Recently Scot McKnight wrote about his concerns over what he calls the “NeoReformed” (part 1, part 2). According to him, these ardent Calvinists “are more than happy to call into question the legitimacy and fidelity of any evangelical who doesn’t believe in classic Reformed doctrines, like double predestination.” Whether or not that is the case, he also observes something else that is equally alarming:
“And here’s another issue: the NeoReformed are deeply concerned with complementarianism and see it as a test case of fidelity. Fine, argue your points, but complementarianism is hardly the center of orthodoxy. You wouldn’t know that by the way they write or talk. Some see it as the litmus test of evangelical orthodoxy these days. This grieves me. Don’t we have more significant battles to wage?”
Denny Burk objected to this, without commenting on the merits of McKnight’s label, saying that complementarianism is not understood by the “NeoReformed” to be “the center of orthodoxy” or at “the heart of their doctrinal priorities.” Nevertheless, he goes on to say that egalitarianism is a threat to the auhority of the Bible. To me, this smacks of double-speak because it seems to be the case that to deny complementarianism is to deny the authority of Scripture–which of course, puts the very “center of orthodoxy” at stake!
There is some evidence to back up McKnight’s complaint. For example, the Together for the Gospel statement reads:
We affirm that the Scripture reveals a pattern of complementary order between men and women, and that this order is itself a testimony to the Gospel, even as it is the gift of our Creator and Redeemer. We also affirm that all Christians are called to service within the body of Christ, and that God has given to both men and women important and strategic roles within the home, the church, and the society. We further affirm that the teaching office of the church is assigned only to those men who are called of God in fulfillment of the biblical teachings and that men are to lead in their homes as husbands and fathers who fear and love God.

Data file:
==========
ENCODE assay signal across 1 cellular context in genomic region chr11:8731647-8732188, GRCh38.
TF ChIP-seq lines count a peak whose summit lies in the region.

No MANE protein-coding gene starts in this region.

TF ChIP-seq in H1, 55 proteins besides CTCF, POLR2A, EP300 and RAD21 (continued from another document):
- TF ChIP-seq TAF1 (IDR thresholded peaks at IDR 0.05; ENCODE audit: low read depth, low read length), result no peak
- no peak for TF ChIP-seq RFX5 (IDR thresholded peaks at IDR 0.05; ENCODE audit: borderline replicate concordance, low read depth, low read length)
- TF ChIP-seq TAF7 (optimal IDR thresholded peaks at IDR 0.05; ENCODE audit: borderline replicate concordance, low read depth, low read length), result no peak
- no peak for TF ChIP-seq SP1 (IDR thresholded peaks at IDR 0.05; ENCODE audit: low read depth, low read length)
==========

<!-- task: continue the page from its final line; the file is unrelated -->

We deny that the distinction of roles between men and women revealed in the Bible is evidence of mere cultural conditioning or a manifestation of male oppression or prejudice against women. We also deny that this biblical distinction of roles excludes women from meaningful ministry in Christ’s kingdom. We further deny that any church can confuse these issues without damaging its witness to the Gospel.
The message could not be anymore clear: if you deny such an order exists between man and woman you undermine the church’s witness to the gospel. For decades evangelicals of all stripes, complementarians and egalitarians, have found unity in the gospel message of Christ. But with this statement, there can be no unity in the gospel as egalitarians are subtly denounced as undermining it. And there is nothing more at the center of orthodoxy than the gospel itself.
Al Mohler reviewed Wayne Grudem’s book Evangelical Feminism: A New Path to Liberalism? and came to this conclusion:
Nothing less than the future of the Christian church in North America is at stake in this controversy. Evangelicals no longer have the luxury of believing that this controversy is nothing more than a dispute among scholars.
If the future of the church in North America is contingent upon the repudiation of egalitarianism, then the advancement of complementarianism is (and ought to be) “the heart the NeoReformer’s doctrinal priorities.
If complementarianism’s understanding of hierarchy is essential to the Christian worldview (as Mary Kassian argued in her book Women, Creation, and Fall, p. 45), then how could it not be in dispute that the NeoReformed see complementarianism as a litmus test of orthodoxy? If they deny that it is they should qualify or even recant some of the things said above.